This is the year Adrian Beltre starts falling off.
In truth, 2015 looked like the year Beltre started to fall off, as he hit .284 with 18 homers, 83 runs and 83 RBIs. But he came roaring back last year (.300-32-104 with 89 runs), and now fantasy owners seem to think he's going to live forever. Beltre certainly has withstood the test of time as one of the very best players of his generation, but at almost 38 and already dealing with a calf injury, we suspect his '17 season is going to be closer to his '15 output than his '16 production. Young sluggers like Miguel Sano and MaikelFranco won't hit for as high of an average, but they could potentially double his HR total, especially if Beltrehas to deal with nagging injuries.
Christian Yelichwill have a career year.
Yelich'syear-to-year numbers don't scream "fantasy star", but what if he hits his career highs in the same season?He'd finish with a .300 average, 21 homers, 21 SBs, 94 runs and 98 RBIs. Hello, fantasy star. At 25, Yelich still has room to grow, especially in the power and run-production departments. He might not top 20 SBs again,but this looks like a season where he can really break out. If he can hit between a non-suspended Dee Gordon and a healthy Giancarlo Stanton all year, then 100 runs/100 RBIs is definitely in play.
At least one of Felix Hernandez, Zack Greinke, Matt Harvey, Adam Wainwright, and Dallas Keuchel will challenge for a Cy Young.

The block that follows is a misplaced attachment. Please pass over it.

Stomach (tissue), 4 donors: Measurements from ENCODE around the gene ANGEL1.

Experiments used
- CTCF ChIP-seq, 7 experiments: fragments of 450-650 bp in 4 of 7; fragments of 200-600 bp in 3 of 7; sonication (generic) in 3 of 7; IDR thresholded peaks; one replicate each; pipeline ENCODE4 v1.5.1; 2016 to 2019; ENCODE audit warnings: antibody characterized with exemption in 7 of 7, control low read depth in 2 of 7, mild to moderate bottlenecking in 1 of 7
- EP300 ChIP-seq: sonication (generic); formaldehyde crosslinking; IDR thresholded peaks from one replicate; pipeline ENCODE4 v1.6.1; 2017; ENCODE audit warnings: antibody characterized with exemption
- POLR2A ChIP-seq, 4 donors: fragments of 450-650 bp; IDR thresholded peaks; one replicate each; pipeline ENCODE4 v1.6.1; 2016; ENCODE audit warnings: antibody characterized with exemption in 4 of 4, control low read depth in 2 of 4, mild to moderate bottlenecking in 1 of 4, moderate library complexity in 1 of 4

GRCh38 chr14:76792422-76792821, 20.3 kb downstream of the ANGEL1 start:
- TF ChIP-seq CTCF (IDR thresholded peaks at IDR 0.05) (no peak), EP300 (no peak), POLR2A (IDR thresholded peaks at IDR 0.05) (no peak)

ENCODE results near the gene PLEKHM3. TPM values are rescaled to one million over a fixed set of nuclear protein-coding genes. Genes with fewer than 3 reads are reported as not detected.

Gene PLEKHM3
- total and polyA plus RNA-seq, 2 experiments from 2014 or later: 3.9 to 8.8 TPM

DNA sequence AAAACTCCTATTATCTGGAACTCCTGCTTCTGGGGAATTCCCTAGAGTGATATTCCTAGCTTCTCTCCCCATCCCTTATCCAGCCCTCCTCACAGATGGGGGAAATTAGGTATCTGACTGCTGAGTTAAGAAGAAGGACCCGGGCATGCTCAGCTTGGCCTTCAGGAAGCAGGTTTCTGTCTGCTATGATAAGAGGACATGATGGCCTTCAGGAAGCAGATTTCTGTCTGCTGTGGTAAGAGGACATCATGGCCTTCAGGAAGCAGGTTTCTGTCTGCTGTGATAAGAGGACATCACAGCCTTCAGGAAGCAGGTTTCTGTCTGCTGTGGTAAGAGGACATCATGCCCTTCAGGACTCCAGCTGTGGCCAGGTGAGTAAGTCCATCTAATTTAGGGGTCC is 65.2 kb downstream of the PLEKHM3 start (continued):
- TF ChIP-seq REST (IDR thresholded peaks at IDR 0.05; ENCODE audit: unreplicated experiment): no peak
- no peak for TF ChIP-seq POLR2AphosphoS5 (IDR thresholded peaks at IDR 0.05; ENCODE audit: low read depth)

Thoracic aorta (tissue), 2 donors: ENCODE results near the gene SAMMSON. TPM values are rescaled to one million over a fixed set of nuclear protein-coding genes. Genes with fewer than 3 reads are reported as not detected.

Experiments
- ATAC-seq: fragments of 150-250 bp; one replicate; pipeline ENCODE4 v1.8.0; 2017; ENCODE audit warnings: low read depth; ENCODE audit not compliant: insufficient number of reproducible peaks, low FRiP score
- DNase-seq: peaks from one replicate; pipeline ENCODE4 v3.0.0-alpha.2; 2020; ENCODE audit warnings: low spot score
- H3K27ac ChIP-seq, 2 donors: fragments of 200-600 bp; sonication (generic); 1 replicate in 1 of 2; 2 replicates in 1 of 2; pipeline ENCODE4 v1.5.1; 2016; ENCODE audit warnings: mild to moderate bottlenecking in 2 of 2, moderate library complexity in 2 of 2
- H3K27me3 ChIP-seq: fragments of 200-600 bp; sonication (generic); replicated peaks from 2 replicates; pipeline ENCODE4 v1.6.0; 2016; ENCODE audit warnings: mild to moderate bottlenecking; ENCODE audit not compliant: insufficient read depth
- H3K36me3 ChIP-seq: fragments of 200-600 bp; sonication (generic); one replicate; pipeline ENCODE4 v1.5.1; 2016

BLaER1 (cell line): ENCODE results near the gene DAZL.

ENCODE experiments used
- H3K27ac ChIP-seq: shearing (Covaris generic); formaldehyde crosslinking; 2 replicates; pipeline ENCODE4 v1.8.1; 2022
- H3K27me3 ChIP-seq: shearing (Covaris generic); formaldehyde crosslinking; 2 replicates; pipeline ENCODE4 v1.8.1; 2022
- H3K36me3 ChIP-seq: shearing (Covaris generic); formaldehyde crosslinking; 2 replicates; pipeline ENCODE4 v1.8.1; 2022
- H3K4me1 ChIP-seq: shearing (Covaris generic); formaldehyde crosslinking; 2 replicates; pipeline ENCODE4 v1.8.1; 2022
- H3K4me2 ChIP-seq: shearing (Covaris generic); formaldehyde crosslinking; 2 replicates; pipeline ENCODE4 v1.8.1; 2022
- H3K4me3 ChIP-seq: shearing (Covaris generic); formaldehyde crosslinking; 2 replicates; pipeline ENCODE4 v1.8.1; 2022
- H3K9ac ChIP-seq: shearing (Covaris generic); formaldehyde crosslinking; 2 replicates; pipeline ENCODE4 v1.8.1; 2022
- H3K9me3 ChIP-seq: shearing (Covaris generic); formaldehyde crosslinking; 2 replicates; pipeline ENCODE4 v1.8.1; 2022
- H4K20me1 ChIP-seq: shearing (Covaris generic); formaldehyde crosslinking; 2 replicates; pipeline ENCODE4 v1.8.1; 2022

All five of these former (current?) aces struggled last year, with injuries and flat-out poor performances being to blame. As a result, these guys are plummeting much lower than usual in drafts, but that creates value opportunities for the fantasy owners who take chances on them. Some of these pitchers are on the downside of their careers, but that doesn't mean they can't have at least one more season in the sun. We rank Keuchel the highest, but Greinke and Hernandez are right behind him. Wainwright is the lowest because of his declining K-rate. Harvey just might have the most upside if he's healthy.
At least 20 teams will change their closer at some point this season.
This is fairly typical in any given season, and this year looks especially volatile on paper considering several of our top-15 RPs haven't closed for a full season (Edwin Diaz, SeungHwan Oh, Ken Giles, Kelvin Herrera, Wade Davis). Some of these changes will be temporary because of DL stints; others will be permanent. Of course, some teams will change their closer more than once (the A's and Reds look like they're going to open the season with committees), so you also have to be ready for that.Bottom line -- don't feel comfortable with your drafted closers right now.